Publishing advice and questions answered TLC FAQs

Publishing advice and questions answered

Our ‘Questions Answered’ page has been designed to share almost 20 years’ experience of working with writers. In the answers to your most frequently asked questions we will also guide you to some of the best resources in the publishing industry that we find invaluable ourselves. We have split this page into ‘TLC Services FAQ’ and ‘Writing and Publishing Advice’ for clarity.

We hope you find what you are looking for here but if not please contact us.

TLC Services FAQ

 

What does TLC do?
The Literary Consultancy is the UK’s leading manuscript assessment service. We provide expert, market-aware editorial advice to writers at all levels writing in English. For full information browse this site.

We run an established and successful online mentoring scheme called Chapter and Verse.

We also run successful writing holidays abroad and some writing classes and literary events.

Why should I choose TLC?
Founded in 1996, TLC was the UK’s, if not the world’s, first editorial service. We have been in business a long time, and are here because we passionately care about writing and helping writers understand where they stand, how to improve their work, and where possible to find markets. We will not mislead an author about their chances, and are here primarily to give honest, professional feedback on work submitted to us, by our team of over 80 professional readers. Each manuscript that comes in is hand-matched with a suitable editor by the Editorial Services Manager.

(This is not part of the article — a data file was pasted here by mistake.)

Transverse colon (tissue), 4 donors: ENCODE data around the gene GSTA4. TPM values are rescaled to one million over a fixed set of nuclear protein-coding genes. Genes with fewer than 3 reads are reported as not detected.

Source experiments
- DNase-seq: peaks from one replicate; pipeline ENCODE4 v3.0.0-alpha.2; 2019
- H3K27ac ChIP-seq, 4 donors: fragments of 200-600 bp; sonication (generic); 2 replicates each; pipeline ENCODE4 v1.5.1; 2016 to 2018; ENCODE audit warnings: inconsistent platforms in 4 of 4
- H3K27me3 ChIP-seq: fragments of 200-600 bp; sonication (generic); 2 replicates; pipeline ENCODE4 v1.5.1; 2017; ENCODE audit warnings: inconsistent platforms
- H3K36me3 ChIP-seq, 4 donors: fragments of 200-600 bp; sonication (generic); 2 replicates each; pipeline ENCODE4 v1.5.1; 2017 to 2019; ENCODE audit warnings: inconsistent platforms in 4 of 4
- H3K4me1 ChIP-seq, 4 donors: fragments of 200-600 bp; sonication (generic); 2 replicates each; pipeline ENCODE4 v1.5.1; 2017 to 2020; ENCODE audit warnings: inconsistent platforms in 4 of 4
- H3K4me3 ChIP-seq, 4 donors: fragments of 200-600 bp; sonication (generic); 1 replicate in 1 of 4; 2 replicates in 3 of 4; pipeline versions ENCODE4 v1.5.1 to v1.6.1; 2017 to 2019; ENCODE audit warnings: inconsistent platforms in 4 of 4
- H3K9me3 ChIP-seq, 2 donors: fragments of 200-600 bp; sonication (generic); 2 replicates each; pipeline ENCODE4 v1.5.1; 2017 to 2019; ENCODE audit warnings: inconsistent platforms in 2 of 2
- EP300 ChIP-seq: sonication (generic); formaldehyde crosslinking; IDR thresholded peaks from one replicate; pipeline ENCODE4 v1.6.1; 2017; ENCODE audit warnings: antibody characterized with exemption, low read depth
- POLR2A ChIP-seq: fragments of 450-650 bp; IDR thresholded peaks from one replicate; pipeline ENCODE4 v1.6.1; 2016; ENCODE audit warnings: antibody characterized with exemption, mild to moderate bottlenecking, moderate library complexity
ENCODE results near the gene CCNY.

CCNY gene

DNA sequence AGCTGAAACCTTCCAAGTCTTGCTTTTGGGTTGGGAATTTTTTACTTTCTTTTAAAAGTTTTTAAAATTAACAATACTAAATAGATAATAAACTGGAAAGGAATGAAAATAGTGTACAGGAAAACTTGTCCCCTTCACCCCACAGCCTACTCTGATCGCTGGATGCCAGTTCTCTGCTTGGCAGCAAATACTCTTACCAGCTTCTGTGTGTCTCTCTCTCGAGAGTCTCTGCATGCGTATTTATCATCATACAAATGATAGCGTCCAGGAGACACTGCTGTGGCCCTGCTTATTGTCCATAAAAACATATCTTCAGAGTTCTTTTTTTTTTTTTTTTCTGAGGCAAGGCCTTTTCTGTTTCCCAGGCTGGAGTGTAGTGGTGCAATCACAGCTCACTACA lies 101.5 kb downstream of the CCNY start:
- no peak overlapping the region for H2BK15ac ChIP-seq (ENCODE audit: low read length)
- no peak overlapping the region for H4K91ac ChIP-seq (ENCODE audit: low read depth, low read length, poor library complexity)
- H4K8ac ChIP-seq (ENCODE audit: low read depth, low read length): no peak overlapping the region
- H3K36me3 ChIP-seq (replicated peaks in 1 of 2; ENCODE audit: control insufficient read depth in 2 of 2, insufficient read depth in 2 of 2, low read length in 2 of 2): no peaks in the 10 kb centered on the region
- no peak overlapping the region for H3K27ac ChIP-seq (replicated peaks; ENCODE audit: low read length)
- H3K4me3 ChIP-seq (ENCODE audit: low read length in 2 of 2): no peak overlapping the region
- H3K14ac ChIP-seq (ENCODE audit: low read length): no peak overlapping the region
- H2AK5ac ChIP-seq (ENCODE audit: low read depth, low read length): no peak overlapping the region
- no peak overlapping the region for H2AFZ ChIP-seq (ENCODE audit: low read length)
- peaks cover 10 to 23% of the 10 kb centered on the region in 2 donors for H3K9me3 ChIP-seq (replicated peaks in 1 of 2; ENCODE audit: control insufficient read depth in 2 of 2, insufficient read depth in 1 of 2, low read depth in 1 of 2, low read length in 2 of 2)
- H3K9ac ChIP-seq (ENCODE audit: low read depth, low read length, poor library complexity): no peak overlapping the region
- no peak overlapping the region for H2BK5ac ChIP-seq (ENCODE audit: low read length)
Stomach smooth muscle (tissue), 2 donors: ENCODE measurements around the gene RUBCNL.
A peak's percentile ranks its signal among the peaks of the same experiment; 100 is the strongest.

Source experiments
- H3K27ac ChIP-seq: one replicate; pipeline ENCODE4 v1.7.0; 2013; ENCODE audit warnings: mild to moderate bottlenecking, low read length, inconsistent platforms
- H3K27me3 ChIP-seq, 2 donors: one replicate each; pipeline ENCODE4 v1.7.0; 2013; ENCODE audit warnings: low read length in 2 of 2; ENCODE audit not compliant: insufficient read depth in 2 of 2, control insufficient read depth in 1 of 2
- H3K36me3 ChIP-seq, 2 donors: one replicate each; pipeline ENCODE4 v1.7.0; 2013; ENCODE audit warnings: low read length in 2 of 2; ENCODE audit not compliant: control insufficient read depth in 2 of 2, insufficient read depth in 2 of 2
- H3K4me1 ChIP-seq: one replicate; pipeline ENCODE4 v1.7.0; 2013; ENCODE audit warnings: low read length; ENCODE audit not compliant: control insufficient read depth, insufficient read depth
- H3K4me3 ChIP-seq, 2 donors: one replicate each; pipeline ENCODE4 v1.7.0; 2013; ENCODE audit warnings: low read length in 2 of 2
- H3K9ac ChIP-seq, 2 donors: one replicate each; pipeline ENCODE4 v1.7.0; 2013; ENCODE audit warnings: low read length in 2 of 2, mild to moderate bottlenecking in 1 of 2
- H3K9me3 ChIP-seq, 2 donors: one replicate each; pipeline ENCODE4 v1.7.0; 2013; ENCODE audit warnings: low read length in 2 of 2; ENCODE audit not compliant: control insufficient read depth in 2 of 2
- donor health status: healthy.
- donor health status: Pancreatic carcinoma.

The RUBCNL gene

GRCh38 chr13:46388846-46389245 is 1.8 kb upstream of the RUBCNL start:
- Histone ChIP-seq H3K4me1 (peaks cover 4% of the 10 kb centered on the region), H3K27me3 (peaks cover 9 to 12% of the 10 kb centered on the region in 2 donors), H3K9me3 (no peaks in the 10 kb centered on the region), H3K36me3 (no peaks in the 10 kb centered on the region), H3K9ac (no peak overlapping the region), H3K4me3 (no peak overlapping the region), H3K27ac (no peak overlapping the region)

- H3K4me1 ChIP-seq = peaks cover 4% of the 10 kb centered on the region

TLC is the only editorial service to be supported by the Arts Council England – we are a National Portfolio Organisation – and since 2001 TLC has been able to provide a quota of bursaried manuscript assessments to talented writers from low-income households alongside our regular commercial service (which is open to all). Our relationship with the Arts Council means there is a higher level of accountability than with any other editorial service, which is important at a time when there is a plethora of writing services to choose from.

We are well-regarded in the publishing industry, and work with a number of first-class literary agencies, publishers and self-publishing platforms, including Amazon, Kobo Writing Life and epubli, as we realise that there are various ways into publication for writers these days, and we keep on top of developments in order to give relevant, up-to-date advice. A few examples of writers we have helped to publication can be found on our Success Stories page. Do also see our Client Feedback page, a page that is important to us, as our main aim is to help writers who take their work seriously to improve their writing, whatever stage they are at, and whatever their aims.

We manage our readers carefully, keep an eye on the quality of their work for you, and whilst we cannot always promise we will tell you what you want to hear, we will be honest and objective, which we believe is what writers need to develop their work.

We are not a faceless platform, and have a small in-house team who are happy to talk to see if what we offer is likely to be the right thing for you, at this time in your writing career. We provide editorial services for all writers, from first-time novelists to poets working on collections, agented writers needing help ahead of publication, writers developing short stories for competition submission, non-fiction enthusiasts, and budding screenwriters and librettists.

Do I need a manuscript assessment?